I am privileged to write each month at A Deeper Story. This month’s story comes from a seminary classroom experience a very long time ago. But somehow the issue lingers. See what you think:
As I remember, it was somewhere between two and four in the afternoon, on a Monday. A lovely spring day, temperate California weather, a low simmer of chatter and anticipation in our small seminary classroom.
There were about 20 of us taking a course on Conflict Resolution, from a moderately well-known professor who had written on the topic and had always seemed to me to be kind and soft-spoken. Maybe that’s why his response startled me so.
We were divided into pairs and given a scenario to act out, to role-play. My partner was a nice young man, whom I did not know, and we were assigned the following:
You are a married couple shopping for furniture for your home. When you arrive at the store, the wife discovers that the husband has already purchased furniture without telling her about it. How does the discussion unfold between you?
There was no advance notice, no conversation between us ahead of time. “Just plunge in,” the teacher said. “Act it out.”
So I did.
I stated my disappointment clearly, firmly, with a moderately low level of emotion, at least to my ears. And to the ears of every other woman in the class, I later discovered.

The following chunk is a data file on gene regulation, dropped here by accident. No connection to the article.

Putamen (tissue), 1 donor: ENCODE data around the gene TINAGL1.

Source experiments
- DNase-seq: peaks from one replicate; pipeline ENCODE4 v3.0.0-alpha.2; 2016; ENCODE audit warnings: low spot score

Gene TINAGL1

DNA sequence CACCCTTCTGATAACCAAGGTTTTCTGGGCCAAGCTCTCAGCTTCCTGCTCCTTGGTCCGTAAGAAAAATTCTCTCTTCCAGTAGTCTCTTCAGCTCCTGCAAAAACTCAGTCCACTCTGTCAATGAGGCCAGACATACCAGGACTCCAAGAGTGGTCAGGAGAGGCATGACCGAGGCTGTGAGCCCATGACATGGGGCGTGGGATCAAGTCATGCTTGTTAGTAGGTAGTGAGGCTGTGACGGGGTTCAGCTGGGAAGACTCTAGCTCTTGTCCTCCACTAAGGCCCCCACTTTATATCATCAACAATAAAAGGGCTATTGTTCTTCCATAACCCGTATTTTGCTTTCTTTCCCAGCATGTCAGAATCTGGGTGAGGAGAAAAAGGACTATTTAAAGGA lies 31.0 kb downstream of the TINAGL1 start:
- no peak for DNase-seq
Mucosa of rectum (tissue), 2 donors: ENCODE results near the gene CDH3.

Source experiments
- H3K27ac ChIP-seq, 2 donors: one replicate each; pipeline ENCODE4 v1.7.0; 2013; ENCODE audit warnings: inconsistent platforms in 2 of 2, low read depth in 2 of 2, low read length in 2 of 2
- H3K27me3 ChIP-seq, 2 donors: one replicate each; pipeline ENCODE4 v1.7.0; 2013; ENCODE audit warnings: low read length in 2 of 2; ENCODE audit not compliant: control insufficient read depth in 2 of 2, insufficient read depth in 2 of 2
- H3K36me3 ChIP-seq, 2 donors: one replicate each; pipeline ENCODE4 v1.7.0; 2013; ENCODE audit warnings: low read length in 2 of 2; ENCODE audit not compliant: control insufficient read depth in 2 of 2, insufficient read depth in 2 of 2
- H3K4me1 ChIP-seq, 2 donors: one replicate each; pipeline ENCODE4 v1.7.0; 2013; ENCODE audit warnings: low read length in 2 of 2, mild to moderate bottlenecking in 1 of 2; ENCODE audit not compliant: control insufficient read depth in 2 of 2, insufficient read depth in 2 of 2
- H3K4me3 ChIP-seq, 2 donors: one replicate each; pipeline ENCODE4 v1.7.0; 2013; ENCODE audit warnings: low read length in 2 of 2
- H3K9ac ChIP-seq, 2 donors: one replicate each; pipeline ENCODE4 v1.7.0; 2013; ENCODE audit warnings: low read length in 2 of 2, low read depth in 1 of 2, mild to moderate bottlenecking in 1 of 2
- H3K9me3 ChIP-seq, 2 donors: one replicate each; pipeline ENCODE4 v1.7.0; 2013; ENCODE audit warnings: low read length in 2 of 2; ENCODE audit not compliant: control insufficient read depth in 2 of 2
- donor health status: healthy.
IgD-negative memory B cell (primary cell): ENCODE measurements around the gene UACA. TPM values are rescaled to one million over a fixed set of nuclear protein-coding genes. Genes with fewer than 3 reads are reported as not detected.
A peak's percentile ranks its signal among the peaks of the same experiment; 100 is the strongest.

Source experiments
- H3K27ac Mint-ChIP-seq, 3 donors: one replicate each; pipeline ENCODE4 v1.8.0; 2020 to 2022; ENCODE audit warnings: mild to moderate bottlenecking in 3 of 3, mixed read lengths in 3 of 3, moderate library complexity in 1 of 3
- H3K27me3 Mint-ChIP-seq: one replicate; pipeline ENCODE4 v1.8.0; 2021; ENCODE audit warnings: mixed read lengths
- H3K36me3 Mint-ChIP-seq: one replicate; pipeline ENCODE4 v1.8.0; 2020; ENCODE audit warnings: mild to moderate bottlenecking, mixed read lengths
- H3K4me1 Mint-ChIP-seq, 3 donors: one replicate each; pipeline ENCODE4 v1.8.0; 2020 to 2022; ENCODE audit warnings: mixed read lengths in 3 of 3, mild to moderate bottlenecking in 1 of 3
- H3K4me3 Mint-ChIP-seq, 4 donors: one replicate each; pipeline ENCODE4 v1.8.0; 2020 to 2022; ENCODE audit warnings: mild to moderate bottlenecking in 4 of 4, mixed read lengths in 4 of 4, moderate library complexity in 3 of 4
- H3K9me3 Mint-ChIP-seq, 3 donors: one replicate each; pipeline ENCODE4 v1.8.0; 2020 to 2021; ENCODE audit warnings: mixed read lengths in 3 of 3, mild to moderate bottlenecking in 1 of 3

As soon as I finished speaking, this well-respected professor very carefully and deliberately crossed his legs and placed his hands in his lap, as if to protect himself, and said, “Wow, Diana. Way to challenge his manhood!”
To say I was stunned would be a severe understatement. I am a large person, this I know. I am a strong person. This I also know. I am also moderately articulate and quick on my feet. I expressed my disappointment with the ‘husband’ clearly, but not harshly.
Yet to this man, whose specialty was conflict, I was overbearing, aggressive, out for the kill — just plain too much. I was embarrassed to the point of humiliation. In addition, I was really, really confused.
If a woman states her case plainly, is she aggressive? Is she emasculating? Is she crossing some kind of invisible line in the sand? If the roles had been reversed, if the ‘husband’ had spoken similarly to the ‘wife,’ would that have elicited the same response?